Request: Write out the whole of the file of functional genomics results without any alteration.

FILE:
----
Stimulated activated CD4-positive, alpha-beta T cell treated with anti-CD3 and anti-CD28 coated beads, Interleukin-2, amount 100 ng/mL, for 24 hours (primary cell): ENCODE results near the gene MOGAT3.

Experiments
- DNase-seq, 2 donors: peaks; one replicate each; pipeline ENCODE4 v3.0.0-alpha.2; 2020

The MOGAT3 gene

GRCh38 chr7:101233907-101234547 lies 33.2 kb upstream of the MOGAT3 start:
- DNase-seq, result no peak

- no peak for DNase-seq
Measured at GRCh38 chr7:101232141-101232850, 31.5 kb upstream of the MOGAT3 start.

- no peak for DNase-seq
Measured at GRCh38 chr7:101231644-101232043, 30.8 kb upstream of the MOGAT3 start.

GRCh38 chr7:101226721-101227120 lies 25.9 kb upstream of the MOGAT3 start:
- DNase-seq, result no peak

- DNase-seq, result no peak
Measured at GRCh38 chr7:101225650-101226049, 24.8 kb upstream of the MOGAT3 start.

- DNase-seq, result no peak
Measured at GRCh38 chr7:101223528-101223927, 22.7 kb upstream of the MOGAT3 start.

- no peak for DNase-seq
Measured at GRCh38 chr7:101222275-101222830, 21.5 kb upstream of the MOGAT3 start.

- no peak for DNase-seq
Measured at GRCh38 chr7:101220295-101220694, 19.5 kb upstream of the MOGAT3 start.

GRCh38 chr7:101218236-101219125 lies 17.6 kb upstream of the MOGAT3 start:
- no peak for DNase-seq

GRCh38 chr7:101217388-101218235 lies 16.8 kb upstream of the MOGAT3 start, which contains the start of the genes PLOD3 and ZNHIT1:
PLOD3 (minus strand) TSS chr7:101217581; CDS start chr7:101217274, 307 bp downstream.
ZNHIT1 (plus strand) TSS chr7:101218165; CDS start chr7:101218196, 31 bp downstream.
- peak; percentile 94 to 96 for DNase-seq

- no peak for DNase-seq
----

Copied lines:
Stimulated activated CD4-positive, alpha-beta T cell treated with anti-CD3 and anti-CD28 coated beads, Interleukin-2, amount 100 ng/mL, for 24 hours (primary cell): ENCODE results near the gene MOGAT3.

Experiments
- DNase-seq, 2 donors: peaks; one replicate each; pipeline ENCODE4 v3.0.0-alpha.2; 2020

The MOGAT3 gene

GRCh38 chr7:101233907-101234547 lies 33.2 kb upstream of the MOGAT3 start:
- DNase-seq, result no peak

- no peak for DNase-seq
Measured at GRCh38 chr7:101232141-101232850, 31.5 kb upstream of the MOGAT3 start.

- no peak for DNase-seq
Measured at GRCh38 chr7:101231644-101232043, 30.8 kb upstream of the MOGAT3 start.

GRCh38 chr7:101226721-101227120 lies 25.9 kb upstream of the MOGAT3 start:
- DNase-seq, result no peak

- DNase-seq, result no peak
Measured at GRCh38 chr7:101225650-101226049, 24.8 kb upstream of the MOGAT3 start.

- DNase-seq, result no peak
Measured at GRCh38 chr7:101223528-101223927, 22.7 kb upstream of the MOGAT3 start.

- no peak for DNase-seq
Measured at GRCh38 chr7:101222275-101222830, 21.5 kb upstream of the MOGAT3 start.

- no peak for DNase-seq
Measured at GRCh38 chr7:101220295-101220694, 19.5 kb upstream of the MOGAT3 start.

GRCh38 chr7:101218236-101219125 lies 17.6 kb upstream of the MOGAT3 start:
- no peak for DNase-seq

GRCh38 chr7:101217388-101218235 lies 16.8 kb upstream of the MOGAT3 start, which contains the start of the genes PLOD3 and ZNHIT1:
PLOD3 (minus strand) TSS chr7:101217581; CDS start chr7:101217274, 307 bp downstream.
ZNHIT1 (plus strand) TSS chr7:101218165; CDS start chr7:101218196, 31 bp downstream.
- peak; percentile 94 to 96 for DNase-seq

- no peak for DNase-seq